1767 ENGLISH POETRY 1579-1830: SPENSER AND THE TRADITION

George Colman

George Philip Tousy, "To George Colman, Esq; the ingenious Author of the Oxonian in Town, occasion'd by the late Opposition to that sensible and justly admired Performance" Gazetteer and New Daily Advertiser (19 November 1767).



Joy sparkling in her radiant eyes,
Fair Virtue in her radiant eyes,
On golden pinions borne, the maid
Descended to Parnassus' shade;
Her heart with lively transports fraught,
And here the God of wit she sought;
The white-rob'd nymph Apollo meets,
And thus his charming guest he greets.
"Hail sister! though I can't conceive
Why I this visit now receive;
In spite of all that fools pretend,
Apollo e'er was Virtue's friend;
Welcome to this our peaceful haunt,
And know, whate'er you ask I'll grant."
She smiling bow'd, then silence broke,
And thus in tuneful accents spoke.
"COLMAN, a friend of your's and mine,
The darling fav'rite of the Nine,
Who long has bravely fought our cause,
And gained himself and us applause,
Dar'd t' expose, without disguise,
Fair Folly, and each reigning Vice.
He, by this conduct, rais'd up foes,
Who strongly strove his aim t' oppose:
Had they prevail'd, a last adieu
The stage had ta'en of me and you;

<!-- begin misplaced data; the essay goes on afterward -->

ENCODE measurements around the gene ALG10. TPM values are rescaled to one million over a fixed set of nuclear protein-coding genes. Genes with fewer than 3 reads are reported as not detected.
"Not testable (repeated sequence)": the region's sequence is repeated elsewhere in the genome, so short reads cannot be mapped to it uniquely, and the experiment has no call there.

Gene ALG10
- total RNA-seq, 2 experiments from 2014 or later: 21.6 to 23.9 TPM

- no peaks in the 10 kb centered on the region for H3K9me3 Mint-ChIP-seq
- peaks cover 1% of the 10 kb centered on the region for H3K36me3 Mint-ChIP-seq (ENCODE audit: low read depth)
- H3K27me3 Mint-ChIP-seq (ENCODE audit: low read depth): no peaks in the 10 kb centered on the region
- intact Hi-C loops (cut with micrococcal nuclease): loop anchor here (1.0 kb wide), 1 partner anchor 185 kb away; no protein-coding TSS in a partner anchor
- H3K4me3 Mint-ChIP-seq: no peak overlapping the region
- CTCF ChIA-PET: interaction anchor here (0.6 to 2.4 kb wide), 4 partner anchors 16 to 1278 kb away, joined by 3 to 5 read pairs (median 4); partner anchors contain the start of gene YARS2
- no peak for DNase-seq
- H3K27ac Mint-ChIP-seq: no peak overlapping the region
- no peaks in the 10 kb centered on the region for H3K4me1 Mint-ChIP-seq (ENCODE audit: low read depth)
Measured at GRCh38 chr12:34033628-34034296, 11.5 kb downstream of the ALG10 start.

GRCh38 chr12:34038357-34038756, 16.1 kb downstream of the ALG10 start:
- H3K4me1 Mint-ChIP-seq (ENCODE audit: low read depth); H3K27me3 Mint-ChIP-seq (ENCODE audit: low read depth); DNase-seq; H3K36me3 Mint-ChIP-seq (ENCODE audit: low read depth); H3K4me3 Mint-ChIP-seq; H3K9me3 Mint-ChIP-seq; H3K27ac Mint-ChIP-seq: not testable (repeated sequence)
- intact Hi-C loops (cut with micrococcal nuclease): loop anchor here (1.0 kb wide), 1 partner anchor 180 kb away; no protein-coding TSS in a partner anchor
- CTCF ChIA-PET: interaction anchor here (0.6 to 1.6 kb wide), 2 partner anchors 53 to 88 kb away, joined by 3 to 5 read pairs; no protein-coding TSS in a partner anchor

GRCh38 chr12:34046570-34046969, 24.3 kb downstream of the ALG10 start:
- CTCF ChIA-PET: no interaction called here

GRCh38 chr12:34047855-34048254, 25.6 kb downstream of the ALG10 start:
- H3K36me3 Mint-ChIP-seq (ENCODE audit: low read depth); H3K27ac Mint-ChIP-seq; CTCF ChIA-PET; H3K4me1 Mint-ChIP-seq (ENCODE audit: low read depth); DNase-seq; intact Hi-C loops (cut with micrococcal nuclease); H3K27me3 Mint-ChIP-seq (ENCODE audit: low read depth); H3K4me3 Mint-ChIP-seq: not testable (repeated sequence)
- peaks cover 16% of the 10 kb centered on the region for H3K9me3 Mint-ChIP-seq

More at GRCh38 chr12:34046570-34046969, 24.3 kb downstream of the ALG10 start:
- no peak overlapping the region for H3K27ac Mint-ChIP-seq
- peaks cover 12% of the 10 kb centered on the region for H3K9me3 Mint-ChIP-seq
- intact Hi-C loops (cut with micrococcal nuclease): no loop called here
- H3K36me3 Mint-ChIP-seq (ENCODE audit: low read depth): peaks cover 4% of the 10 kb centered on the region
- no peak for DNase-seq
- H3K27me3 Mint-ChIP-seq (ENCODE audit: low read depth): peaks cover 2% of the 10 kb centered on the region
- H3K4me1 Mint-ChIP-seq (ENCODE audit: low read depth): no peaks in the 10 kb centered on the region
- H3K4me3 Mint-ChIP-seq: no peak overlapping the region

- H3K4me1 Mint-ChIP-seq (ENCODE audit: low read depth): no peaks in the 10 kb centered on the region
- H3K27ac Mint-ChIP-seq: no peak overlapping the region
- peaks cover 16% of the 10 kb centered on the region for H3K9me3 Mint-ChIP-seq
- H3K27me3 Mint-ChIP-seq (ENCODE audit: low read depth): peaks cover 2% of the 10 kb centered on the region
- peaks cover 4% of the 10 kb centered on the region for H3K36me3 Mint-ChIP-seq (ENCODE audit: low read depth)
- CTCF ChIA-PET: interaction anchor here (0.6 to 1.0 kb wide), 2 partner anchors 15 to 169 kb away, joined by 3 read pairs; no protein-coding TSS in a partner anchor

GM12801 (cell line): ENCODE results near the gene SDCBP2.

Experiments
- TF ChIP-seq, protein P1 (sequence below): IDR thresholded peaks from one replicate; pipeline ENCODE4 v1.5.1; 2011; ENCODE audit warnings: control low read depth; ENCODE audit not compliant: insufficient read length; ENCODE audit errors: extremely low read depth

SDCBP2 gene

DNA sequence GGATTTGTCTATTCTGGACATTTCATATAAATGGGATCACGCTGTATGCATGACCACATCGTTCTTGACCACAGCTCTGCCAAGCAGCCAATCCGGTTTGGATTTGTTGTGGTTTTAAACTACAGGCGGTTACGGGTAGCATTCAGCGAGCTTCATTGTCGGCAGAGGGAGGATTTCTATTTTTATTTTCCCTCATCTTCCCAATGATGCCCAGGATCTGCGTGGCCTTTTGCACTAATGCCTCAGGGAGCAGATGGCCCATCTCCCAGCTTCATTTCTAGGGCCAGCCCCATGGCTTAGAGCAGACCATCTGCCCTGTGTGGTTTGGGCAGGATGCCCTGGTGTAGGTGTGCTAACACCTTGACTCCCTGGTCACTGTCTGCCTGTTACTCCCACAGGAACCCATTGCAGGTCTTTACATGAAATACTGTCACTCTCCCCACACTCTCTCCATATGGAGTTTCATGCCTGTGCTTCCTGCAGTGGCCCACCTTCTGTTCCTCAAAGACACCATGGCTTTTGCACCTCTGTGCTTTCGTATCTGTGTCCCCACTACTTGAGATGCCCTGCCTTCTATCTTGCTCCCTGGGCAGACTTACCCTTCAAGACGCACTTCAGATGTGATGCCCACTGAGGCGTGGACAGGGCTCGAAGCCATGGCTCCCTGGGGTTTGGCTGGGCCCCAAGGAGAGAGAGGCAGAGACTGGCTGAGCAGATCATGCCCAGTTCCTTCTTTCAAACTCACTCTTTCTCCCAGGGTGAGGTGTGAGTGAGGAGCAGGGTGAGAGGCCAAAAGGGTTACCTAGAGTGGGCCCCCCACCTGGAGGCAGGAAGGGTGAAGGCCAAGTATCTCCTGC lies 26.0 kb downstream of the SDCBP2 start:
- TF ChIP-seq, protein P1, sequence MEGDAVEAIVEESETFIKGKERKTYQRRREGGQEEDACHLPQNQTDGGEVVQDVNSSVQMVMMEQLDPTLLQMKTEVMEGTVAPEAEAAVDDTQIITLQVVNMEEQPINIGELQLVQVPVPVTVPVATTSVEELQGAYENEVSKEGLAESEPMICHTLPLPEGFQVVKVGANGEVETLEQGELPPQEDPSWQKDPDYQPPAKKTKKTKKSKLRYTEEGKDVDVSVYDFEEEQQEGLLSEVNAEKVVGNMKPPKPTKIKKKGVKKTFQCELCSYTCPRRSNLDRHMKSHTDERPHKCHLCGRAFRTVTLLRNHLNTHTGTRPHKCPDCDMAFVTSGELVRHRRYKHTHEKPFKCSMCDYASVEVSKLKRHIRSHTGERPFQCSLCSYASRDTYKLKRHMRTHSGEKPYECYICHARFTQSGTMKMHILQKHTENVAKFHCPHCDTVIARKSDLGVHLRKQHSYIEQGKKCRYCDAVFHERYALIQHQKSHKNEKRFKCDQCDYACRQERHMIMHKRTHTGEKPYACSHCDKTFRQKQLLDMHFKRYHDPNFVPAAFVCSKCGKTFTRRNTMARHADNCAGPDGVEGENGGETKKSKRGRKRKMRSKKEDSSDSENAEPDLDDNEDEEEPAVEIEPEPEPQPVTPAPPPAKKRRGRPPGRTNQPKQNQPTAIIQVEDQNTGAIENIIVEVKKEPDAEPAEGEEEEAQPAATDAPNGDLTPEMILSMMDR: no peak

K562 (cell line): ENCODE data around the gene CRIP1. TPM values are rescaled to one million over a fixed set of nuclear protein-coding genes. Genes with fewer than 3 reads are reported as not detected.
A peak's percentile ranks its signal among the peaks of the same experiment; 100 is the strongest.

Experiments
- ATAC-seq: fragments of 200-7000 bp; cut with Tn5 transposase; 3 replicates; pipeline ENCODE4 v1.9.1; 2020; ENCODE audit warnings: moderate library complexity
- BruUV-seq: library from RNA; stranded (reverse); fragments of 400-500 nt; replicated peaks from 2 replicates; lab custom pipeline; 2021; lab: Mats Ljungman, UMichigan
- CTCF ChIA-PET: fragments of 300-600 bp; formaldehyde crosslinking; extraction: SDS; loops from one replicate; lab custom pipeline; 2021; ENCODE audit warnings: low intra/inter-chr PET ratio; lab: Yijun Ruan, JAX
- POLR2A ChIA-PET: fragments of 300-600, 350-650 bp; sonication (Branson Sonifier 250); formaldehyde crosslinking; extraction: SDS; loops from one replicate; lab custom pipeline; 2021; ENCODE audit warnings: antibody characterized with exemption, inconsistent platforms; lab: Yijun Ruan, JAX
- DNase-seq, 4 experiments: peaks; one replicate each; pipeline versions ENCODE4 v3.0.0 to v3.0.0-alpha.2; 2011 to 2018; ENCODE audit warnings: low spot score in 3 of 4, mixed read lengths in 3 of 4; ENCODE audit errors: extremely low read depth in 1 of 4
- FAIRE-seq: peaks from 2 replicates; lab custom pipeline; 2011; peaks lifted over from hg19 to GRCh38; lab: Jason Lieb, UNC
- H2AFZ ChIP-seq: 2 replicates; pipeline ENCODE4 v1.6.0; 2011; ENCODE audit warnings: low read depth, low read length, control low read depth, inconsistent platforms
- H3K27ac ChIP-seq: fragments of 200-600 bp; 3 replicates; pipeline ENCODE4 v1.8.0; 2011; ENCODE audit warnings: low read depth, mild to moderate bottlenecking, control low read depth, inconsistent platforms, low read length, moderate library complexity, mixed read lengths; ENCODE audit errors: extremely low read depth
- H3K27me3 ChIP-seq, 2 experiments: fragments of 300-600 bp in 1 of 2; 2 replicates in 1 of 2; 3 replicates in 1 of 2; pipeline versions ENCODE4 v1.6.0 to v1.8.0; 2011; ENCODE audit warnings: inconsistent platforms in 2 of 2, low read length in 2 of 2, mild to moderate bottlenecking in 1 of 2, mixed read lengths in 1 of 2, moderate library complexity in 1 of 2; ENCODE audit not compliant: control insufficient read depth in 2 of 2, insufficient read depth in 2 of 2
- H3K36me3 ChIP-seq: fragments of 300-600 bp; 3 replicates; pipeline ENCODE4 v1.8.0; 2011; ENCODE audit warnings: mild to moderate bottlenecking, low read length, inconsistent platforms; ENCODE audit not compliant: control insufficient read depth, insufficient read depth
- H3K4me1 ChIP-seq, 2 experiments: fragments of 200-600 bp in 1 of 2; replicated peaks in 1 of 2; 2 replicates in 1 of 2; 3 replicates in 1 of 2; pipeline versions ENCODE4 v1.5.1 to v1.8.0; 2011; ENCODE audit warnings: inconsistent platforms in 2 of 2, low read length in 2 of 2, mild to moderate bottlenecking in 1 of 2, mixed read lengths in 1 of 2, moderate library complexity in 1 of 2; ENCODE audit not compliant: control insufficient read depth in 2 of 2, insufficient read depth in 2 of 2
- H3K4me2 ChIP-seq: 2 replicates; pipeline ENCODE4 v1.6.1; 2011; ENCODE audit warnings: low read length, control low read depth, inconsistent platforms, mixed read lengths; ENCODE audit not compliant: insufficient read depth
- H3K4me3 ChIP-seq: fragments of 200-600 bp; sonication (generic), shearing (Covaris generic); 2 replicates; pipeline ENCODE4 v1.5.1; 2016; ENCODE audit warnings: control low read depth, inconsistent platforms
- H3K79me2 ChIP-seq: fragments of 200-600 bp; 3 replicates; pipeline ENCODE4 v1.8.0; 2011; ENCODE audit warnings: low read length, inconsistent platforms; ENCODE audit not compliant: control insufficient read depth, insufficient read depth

No more their breasts my power wou'd warm,
Nor polish'd sense or humour charm:
But joy to tell in vain they rave,
Truth only stings the fool or knave.
In vain 'gainst reason they contended,
For Justice well our cause defended;
Th' impartial town for us declar'd,
And he and I the triumph shar'd.
Now, from your hands I come to ask
A recompence for this his task;
Since worth from you meets due regard,
Let him not pass without reward."
She ceas'd, then Phoebus. "Sister, know
Your boon was needless long ago;
Nor is it hard to be perceived,
My smiles and favour he receiv'd.
His merit not to me unknown,
His late performance now I'll crown.
Tell him, Apollo, this bestows;
Then took the laurel from his brows:
This wreath around his temples twine,
Where green 'twill flourish as on mine;
Bid him still follow both our rules,
Nor fear a set of wrangling fools;
For high upon the list of Fame,
By truth engrav'd, stands COLMAN'S name."
Soho, Nov. 16.